Bad Sales Call? Three Tips to Save the Sale

Bad sales calls happen to everyone; follow these three tips and next time you might just save the sale.


This summer, my colleague Javier Aldrete sourced some expert advice on how to conduct a sales call that is not only successful, but enhances your relationship with the customer. In it, he shared an experience I had in which a sales person left a horrible, albeit hilarious, message for me.

Take a glance at the post, but suffice it to say that this person did not earn my business. Wondering why? No, it wasn’t the coughing or his confession that it was the worst message ever (it was). It was that he committed the cardinal sin of bad sales calls: He never called me back! Perhaps if he had, we could have laughed about it and he could have recovered the sale.

Bad sales calls happen, but the next time they do, these three tips might help you save the sale:

No. 1: Do something when the conversation goes south.

Did you just leave an embarrassing message? Or maybe you just tripped over your words. Yes, it’s a hit to your pride, but don’t make it worse by doing nothing to recover. Clearly, doing nothing can’t save your sale. Call back, make a joke, or just find a way to move on with the conversation.

We are all human. Buyers are people, sellers are people and people understand that stuff happens. When something unexpected does happen, leverage those interpersonal skills that make you a great sales rep to begin with. Acknowledge what happened, apologize and move on. You can even reset the conversation by saying, “hey, I messed up there, let me start over.” Don’t be afraid to add a touch of self-deprecation; being able to laugh at yourself is a quality not to be underestimated!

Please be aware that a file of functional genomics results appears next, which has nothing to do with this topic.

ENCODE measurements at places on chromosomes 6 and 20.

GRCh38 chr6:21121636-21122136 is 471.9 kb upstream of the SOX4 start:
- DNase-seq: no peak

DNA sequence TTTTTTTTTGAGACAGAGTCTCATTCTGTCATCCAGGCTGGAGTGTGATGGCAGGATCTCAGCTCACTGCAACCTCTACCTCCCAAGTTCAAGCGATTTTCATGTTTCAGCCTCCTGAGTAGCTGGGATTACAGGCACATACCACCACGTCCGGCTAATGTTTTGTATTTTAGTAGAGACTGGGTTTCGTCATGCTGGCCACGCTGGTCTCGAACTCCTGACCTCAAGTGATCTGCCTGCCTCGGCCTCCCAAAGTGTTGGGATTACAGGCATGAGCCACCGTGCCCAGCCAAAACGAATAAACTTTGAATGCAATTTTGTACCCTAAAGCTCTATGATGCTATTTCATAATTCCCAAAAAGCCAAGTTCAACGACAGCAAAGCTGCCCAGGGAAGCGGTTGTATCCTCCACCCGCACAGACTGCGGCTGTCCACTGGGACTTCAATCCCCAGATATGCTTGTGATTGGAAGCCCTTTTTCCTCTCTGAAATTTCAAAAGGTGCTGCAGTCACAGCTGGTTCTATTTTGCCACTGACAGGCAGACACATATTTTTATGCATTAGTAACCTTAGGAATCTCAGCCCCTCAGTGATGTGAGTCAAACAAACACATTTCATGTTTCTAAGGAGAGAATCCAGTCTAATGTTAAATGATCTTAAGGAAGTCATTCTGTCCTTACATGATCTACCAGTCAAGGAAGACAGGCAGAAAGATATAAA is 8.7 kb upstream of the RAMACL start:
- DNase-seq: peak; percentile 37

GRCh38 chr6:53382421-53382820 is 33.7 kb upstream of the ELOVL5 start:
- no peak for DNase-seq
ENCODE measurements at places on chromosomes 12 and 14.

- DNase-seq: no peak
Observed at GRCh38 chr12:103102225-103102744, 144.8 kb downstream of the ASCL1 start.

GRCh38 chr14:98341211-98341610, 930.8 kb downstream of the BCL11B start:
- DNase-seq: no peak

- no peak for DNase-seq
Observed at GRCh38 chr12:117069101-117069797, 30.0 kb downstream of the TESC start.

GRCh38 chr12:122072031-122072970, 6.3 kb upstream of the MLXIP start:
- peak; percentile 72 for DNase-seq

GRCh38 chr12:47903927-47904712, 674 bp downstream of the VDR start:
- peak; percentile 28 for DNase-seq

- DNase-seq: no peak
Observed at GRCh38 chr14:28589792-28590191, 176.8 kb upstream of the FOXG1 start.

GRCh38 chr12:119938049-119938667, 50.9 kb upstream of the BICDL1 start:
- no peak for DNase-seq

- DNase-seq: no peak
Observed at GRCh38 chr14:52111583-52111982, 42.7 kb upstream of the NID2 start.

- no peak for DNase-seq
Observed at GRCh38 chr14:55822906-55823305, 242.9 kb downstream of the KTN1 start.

Whatever you do, think on your feet and always be prepared to do something when calls go badly. [Read more...]

A New Formula for Profitable Growth

As stated in Tuesday’s blog post on news and happenings in the specialty chemical industry, the global specialty chemicals market is to continue its growth through 2015. Growth is always a harbinger of good times ahead, yet those well-versed in the industry know that growing the business while reducing vulnerability to volatile costs remains key to profitability.

formula for profitable growth

Holding the line on margins in the face of cost volatility, while capitalizing on the growth in the industry to win more share continues to be a strategic focus for specialty chemical manufacturers. However, that’s easier said than done. Sales reps face a massively complex environment, typified by tens of thousands of products and customers and a highly competitive and cyclical market. How do manufacturers ensure that margin and share goals are executed upon in the field through each and every decision?

Sales people need guidance about where to find opportunities to expand share, and once they find them, how to quote a price that will hit profit goals and still win the business. In this whitepaper, we will discuss the factors in chemical manufacturing that make effective pricing difficult, the challenges inherent with gaining more share profitably, and how companies can use the data they already have to align sales reps’ decisions with financial priorities.